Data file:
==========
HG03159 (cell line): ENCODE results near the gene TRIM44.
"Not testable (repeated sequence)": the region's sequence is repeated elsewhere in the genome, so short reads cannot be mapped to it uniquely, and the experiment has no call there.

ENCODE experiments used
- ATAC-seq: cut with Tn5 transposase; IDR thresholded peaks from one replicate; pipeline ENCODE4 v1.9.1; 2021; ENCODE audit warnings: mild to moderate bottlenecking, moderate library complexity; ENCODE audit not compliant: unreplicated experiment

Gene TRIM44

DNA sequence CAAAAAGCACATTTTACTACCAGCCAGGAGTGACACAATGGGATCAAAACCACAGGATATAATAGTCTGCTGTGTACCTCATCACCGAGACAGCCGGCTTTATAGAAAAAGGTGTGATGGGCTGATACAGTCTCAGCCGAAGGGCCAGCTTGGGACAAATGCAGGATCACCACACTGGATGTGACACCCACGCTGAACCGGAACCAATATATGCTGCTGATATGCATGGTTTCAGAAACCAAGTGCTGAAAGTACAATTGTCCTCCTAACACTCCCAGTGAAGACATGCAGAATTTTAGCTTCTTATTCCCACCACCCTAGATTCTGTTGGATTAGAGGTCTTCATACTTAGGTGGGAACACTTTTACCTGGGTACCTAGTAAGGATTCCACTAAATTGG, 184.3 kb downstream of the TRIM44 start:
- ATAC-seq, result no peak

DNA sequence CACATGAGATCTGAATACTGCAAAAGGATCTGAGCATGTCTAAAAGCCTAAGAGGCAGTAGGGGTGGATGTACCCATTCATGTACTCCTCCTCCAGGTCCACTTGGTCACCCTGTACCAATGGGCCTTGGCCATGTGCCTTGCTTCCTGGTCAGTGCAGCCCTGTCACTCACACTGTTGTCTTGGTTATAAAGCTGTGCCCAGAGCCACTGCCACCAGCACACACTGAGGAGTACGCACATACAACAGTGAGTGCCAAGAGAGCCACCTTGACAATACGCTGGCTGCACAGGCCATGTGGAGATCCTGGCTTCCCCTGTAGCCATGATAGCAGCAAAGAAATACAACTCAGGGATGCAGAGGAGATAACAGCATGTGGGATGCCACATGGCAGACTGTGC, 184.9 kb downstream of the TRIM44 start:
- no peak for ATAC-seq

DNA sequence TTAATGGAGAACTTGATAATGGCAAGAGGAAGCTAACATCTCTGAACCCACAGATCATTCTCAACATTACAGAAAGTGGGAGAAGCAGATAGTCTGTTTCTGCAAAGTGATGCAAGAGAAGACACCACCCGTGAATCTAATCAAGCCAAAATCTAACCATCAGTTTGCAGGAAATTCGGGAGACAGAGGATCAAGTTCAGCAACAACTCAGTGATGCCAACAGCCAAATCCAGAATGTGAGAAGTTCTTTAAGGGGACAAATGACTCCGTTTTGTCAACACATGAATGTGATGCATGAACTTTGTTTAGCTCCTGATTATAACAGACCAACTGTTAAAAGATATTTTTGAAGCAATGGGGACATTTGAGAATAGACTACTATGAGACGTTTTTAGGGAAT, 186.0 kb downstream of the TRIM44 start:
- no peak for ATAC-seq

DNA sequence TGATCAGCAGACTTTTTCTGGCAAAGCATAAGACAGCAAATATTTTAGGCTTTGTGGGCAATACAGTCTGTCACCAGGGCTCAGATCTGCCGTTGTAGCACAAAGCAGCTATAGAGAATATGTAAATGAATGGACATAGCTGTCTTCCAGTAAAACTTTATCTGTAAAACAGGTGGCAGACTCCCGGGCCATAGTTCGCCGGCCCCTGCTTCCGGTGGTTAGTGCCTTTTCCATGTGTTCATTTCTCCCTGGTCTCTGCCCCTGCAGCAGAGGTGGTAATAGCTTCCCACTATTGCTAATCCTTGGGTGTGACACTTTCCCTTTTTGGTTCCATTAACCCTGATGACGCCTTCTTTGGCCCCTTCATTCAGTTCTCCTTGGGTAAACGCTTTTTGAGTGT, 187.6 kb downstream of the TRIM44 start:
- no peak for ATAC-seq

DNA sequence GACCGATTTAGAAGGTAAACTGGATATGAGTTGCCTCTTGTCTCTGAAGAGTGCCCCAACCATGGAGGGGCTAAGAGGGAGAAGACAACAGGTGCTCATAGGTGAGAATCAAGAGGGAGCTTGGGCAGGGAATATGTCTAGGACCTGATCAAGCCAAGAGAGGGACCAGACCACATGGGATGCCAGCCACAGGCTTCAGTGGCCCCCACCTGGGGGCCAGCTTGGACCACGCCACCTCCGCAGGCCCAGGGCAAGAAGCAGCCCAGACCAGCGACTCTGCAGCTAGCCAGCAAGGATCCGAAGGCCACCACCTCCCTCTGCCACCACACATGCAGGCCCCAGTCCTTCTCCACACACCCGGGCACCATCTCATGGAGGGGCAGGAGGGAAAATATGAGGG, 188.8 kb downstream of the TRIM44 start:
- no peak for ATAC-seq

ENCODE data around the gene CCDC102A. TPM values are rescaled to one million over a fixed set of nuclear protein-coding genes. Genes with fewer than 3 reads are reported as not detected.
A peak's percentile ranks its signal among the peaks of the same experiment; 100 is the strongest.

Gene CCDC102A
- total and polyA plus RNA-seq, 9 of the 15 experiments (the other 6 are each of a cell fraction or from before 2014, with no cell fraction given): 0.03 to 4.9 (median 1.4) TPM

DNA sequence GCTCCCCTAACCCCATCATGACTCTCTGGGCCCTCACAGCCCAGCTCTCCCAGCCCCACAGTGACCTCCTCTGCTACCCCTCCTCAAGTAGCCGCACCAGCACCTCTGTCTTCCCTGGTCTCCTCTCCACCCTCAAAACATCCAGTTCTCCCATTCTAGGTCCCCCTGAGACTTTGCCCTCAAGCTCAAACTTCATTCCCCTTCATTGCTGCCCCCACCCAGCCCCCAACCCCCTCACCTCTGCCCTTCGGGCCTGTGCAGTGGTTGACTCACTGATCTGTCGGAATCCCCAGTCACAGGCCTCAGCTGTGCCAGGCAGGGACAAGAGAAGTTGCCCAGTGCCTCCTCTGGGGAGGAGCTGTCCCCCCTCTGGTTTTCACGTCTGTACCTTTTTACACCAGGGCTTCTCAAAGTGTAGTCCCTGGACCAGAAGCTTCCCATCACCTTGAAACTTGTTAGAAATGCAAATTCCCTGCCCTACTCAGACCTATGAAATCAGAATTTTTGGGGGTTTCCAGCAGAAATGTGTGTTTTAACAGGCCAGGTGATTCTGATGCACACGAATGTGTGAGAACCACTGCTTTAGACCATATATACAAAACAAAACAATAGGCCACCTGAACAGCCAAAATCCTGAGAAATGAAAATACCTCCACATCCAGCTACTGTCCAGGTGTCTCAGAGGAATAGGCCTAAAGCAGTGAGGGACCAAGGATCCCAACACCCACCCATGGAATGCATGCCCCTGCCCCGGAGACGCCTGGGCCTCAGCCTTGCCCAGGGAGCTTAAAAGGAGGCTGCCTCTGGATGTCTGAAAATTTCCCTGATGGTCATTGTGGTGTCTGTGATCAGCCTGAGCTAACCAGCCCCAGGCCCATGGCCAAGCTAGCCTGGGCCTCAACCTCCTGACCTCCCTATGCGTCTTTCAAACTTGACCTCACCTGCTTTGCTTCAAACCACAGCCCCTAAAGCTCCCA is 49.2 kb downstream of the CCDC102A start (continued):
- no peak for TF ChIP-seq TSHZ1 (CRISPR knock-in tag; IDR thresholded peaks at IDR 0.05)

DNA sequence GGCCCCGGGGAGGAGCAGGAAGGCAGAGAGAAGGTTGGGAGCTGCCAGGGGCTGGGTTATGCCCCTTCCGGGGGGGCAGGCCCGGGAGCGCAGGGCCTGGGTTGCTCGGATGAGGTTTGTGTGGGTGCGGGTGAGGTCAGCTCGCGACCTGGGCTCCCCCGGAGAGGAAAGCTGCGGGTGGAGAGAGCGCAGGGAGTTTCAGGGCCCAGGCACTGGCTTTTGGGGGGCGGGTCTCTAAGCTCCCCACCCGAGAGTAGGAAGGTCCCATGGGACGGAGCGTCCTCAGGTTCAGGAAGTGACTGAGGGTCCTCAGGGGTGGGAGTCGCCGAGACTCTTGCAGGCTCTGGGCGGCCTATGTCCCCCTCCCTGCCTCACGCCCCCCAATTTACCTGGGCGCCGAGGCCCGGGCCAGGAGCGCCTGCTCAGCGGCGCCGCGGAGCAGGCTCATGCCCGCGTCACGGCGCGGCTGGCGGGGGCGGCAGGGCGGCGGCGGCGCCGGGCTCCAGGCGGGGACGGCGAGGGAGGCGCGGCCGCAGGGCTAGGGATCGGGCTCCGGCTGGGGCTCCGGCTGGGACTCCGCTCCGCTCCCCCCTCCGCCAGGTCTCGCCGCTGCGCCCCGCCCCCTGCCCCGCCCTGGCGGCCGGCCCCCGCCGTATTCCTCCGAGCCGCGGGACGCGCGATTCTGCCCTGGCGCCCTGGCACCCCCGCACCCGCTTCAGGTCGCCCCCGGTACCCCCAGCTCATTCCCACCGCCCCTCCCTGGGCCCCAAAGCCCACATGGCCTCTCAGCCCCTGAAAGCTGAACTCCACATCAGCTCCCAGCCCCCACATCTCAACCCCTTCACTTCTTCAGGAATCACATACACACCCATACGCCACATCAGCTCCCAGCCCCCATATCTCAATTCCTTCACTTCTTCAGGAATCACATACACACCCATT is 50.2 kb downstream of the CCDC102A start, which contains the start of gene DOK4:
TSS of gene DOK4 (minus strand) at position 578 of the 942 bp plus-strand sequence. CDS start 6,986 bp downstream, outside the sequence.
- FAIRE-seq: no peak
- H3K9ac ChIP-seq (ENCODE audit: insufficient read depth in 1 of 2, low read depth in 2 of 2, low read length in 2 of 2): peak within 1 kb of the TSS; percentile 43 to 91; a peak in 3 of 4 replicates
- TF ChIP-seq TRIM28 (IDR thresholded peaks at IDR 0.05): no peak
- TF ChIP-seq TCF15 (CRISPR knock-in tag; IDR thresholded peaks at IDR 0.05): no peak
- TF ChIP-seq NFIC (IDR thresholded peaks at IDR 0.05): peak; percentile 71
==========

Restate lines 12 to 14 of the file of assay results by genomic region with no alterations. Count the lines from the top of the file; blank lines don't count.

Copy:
DNA sequence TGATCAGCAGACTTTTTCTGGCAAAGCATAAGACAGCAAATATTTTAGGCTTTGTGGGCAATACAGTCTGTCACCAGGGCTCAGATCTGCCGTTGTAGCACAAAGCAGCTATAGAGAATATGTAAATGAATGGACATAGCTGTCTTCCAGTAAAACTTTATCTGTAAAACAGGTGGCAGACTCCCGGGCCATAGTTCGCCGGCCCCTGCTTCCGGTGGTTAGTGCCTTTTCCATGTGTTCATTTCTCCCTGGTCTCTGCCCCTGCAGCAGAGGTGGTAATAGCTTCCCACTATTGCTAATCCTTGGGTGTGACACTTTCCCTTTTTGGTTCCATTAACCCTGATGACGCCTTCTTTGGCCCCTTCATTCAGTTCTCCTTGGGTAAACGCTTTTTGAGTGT, 187.6 kb downstream of the TRIM44 start:
- no peak for ATAC-seq

DNA sequence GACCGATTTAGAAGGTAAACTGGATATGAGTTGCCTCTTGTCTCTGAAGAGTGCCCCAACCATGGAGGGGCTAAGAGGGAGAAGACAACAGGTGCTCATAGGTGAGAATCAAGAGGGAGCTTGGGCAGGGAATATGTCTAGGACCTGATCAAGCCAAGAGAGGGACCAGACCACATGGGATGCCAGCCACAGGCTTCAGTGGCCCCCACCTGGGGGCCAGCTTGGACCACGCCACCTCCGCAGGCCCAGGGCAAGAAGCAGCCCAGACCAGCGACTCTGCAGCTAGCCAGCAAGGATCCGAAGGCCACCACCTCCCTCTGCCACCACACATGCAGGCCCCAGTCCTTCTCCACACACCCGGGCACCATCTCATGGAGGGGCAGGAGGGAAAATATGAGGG, 188.8 kb downstream of the TRIM44 start: